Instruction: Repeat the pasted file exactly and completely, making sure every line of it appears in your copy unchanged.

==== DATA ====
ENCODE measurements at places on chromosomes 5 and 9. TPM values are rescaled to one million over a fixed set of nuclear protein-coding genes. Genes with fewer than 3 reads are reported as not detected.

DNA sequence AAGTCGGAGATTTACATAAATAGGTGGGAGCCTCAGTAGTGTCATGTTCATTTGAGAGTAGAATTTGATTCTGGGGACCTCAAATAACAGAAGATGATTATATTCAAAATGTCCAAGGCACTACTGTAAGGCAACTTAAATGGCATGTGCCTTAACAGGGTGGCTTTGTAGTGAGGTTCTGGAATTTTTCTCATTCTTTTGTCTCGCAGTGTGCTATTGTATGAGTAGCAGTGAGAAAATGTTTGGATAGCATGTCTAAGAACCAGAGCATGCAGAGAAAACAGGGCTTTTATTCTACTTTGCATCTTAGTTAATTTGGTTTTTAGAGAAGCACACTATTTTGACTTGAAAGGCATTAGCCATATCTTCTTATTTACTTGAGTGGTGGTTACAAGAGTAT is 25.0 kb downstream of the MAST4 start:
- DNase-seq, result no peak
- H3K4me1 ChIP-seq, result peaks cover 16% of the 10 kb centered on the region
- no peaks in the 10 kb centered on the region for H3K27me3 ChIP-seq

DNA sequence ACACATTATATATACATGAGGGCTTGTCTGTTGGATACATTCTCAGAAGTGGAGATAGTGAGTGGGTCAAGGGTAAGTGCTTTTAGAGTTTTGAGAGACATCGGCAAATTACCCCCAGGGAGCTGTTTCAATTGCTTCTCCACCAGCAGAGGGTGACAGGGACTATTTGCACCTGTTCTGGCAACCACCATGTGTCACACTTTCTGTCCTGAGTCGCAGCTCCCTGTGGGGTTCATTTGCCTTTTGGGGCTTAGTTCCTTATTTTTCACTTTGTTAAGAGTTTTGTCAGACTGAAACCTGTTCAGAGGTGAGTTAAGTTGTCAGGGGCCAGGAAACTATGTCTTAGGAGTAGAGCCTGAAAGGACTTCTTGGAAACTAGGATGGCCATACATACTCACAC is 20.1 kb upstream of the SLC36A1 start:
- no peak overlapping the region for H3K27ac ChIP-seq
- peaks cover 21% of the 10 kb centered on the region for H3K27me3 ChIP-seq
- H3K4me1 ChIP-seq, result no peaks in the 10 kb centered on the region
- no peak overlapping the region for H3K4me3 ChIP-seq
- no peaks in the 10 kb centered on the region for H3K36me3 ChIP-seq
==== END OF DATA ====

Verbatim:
ENCODE measurements at places on chromosomes 5 and 9. TPM values are rescaled to one million over a fixed set of nuclear protein-coding genes. Genes with fewer than 3 reads are reported as not detected.

DNA sequence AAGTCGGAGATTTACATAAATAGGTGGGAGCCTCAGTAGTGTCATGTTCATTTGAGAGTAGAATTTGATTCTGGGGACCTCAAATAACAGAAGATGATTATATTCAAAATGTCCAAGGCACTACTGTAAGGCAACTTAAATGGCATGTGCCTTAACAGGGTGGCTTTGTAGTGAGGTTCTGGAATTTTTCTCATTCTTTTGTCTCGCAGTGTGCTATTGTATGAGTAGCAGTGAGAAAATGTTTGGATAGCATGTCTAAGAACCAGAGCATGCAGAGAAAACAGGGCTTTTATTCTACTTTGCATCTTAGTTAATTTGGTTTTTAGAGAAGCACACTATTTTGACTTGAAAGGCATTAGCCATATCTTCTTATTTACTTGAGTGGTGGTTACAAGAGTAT is 25.0 kb downstream of the MAST4 start:
- DNase-seq, result no peak
- H3K4me1 ChIP-seq, result peaks cover 16% of the 10 kb centered on the region
- no peaks in the 10 kb centered on the region for H3K27me3 ChIP-seq

DNA sequence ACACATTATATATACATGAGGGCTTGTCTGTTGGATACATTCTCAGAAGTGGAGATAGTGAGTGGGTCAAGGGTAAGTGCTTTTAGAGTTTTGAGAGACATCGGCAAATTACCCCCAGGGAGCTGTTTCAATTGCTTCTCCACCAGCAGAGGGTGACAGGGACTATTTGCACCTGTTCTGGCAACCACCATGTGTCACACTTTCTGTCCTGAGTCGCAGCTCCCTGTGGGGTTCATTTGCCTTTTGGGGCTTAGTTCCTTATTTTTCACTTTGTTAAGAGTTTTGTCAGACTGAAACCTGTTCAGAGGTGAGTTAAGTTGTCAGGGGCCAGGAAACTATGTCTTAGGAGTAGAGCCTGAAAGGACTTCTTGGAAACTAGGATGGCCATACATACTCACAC is 20.1 kb upstream of the SLC36A1 start:
- no peak overlapping the region for H3K27ac ChIP-seq
- peaks cover 21% of the 10 kb centered on the region for H3K27me3 ChIP-seq
- H3K4me1 ChIP-seq, result no peaks in the 10 kb centered on the region
- no peak overlapping the region for H3K4me3 ChIP-seq
- no peaks in the 10 kb centered on the region for H3K36me3 ChIP-seq